Note: This is an archived Handbook entry from 2016.
|Credit Points: ||12.5 |
|Level: ||9 (Graduate/Postgraduate) |
|Dates & Locations: || |
This subject has the following teaching availabilities in 2016: Semester 2, Parkville - Taught on campus.
|Pre-teaching Period Start ||not applicable |
|Teaching Period ||25-Jul-2016 to 23-Oct-2016 |
|Assessment Period End ||18-Nov-2016 |
|Last date to Self-Enrol ||05-Aug-2016 |
|Census Date ||31-Aug-2016 |
|Last date to Withdraw without fail ||23-Sep-2016 |
Timetable can be viewed here. For information about these dates, click here.
|Time Commitment: ||Contact Hours: 36 hours, comprising of one 3 hour lecture per week |
Total Time Commitment:
|Prerequisites: || |
Study Period Commencement:
Permission from the subject coordinator.
|Corequisites: || |
|Recommended Background Knowledge: || |
|Non Allowed Subjects: || |
|Core Participation Requirements: ||
For the purposes of considering request for Reasonable Adjustments under the Disability Standards for Education (Cwth 2005), and Student Support and Engagement Policy, academic requirements for this subject are articulated in the Subject Overview, Learning Outcomes, Assessment and Generic Skills sections of this entry.
It is University policy to take all reasonable steps to minimise the impact of disability upon academic study, and reasonable adjustments will be made to enhance a student's participation in the University's programs. Students who feel their disability may impact on meeting the requirements of this subject are encouraged to discuss this matter with a Faculty Student Adviser and Student Equity and Disability Support: http://services.unimelb.edu.au/disability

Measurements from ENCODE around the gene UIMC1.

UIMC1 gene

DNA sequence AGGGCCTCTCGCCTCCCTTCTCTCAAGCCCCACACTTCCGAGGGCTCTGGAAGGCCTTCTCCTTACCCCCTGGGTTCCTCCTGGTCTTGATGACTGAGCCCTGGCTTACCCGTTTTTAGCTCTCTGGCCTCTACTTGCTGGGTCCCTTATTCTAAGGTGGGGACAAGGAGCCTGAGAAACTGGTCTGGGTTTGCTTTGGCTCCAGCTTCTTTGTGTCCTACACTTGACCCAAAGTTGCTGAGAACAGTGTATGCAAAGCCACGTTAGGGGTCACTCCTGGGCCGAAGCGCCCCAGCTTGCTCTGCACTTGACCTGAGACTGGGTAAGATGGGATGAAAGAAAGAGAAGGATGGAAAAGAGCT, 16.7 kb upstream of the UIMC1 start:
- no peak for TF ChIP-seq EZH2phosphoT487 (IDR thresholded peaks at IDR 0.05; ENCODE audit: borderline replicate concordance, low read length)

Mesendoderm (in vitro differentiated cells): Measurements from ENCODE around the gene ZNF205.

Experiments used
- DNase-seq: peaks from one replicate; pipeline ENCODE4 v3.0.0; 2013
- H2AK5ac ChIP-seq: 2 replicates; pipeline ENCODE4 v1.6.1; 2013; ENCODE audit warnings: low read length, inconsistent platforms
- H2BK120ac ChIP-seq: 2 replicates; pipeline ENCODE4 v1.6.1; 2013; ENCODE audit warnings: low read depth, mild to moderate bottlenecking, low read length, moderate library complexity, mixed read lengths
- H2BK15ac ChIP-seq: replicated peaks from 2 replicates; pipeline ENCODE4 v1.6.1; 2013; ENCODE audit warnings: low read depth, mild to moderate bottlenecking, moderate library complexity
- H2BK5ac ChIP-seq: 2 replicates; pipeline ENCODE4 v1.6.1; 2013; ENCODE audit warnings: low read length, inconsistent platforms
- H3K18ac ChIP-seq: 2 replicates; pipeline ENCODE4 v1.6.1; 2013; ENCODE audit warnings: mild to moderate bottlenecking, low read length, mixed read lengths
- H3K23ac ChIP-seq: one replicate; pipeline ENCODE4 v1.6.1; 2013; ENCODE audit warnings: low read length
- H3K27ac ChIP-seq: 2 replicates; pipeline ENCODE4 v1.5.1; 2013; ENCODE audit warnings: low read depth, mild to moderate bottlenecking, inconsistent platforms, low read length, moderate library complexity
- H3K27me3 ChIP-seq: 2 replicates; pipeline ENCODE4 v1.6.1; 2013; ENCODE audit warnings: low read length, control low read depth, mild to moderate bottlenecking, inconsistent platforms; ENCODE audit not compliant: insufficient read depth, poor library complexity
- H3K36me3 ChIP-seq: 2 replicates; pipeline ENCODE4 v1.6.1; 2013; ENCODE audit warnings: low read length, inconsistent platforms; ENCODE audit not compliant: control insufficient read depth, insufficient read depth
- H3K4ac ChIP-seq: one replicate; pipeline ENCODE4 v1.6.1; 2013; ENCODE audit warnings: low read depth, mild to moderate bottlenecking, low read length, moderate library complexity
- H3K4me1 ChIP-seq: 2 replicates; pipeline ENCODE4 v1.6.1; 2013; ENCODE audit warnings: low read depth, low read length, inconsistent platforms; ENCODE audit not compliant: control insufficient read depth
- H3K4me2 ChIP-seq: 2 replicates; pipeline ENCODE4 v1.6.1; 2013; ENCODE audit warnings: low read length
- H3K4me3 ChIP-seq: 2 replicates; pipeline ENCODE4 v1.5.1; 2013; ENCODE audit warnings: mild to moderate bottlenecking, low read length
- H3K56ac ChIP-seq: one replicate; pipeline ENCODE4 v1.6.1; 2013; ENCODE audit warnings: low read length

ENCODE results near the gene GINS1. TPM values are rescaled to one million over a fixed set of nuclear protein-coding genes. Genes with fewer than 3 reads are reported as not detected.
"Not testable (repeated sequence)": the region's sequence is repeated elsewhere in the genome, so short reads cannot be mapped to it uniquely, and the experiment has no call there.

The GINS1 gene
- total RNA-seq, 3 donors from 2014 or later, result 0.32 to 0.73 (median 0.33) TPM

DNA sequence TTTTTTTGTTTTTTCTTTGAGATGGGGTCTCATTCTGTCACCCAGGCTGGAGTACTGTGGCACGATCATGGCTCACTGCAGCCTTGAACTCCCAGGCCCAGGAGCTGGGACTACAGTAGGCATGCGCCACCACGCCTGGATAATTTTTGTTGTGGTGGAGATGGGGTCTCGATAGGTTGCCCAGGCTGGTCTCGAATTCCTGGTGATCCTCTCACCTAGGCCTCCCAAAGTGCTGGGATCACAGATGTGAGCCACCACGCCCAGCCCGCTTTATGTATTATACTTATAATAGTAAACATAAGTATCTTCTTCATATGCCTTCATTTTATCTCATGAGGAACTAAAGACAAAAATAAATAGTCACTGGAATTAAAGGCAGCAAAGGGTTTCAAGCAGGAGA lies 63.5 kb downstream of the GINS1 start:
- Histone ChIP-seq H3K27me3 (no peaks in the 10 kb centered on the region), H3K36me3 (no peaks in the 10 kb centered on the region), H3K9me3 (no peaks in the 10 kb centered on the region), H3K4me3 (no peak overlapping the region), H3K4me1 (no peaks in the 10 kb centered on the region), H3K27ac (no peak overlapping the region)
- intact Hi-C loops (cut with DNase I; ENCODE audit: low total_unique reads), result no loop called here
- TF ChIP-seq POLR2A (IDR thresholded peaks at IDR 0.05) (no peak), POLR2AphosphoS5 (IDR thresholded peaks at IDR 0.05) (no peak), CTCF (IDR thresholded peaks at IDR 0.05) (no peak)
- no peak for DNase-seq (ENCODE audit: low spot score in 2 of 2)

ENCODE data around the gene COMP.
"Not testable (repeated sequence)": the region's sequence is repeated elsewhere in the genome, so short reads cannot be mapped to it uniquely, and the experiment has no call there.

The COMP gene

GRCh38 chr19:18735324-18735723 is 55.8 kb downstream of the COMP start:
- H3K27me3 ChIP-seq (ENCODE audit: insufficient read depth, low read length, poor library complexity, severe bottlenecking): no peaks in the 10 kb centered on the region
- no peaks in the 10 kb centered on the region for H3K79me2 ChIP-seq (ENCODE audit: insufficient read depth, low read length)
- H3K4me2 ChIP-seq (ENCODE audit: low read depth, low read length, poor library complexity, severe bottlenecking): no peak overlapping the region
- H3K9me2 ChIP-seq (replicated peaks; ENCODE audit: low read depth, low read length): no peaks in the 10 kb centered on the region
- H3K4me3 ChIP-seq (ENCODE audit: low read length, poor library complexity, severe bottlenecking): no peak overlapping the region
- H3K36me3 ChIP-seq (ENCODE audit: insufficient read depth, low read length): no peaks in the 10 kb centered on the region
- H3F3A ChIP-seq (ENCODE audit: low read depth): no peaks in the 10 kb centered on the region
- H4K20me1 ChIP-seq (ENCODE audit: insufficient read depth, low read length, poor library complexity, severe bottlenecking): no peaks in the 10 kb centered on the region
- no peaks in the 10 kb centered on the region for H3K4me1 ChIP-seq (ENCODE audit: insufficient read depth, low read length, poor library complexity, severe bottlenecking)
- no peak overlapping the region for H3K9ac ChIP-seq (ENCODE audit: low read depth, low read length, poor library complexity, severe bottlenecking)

|Subject Overview: ||
Typically, 40% of IS development costs can be attributed to user interface development. Unusable systems may necessitate longer training courses, incur higher operational costs, are ineffective in supporting business processes, are error prone and even dangerous. This subject presents students with the theory, methodology and technology relevant to the development of innovative and usable interactive information systems.
Aspects of the following topics will be considered:
- Theoretical foundations (theories of human-computer interaction, user characteristics, and user experience)
- User interfaces (e.g., mobile, web, and wearable interfaces)
- Usability and user experience (user-centred design; user needs analysis; participatory design and usability evaluation)
|Learning Outcomes: ||
INTENDED LEARNING OUTCOMES (ILOs)
Having completed this unit the student is expected to:
- Have knowledge of the technical, cognitive, and social factors that can make interactive software effective
- Understand the methods, benefits, and limitations of a range of user-centred design approaches
- Be able to apply an evidence-based approach to identify user needs and specify requirements for new interactive systems.
- Know how to use established techniques to plan, construct and evaluate paper and digital prototypes.
- Critical Review - Individual students write a review (1000 words) of a prescribed academic paper and take part in a class discussion about the academic paper. The critical review is due between weeks 3 and 11, worth 10%. Approximately 13 – 15 hours of work is required. Intended Learning Outcomes (ILOs) 1 and 2 are addressed in the critical review.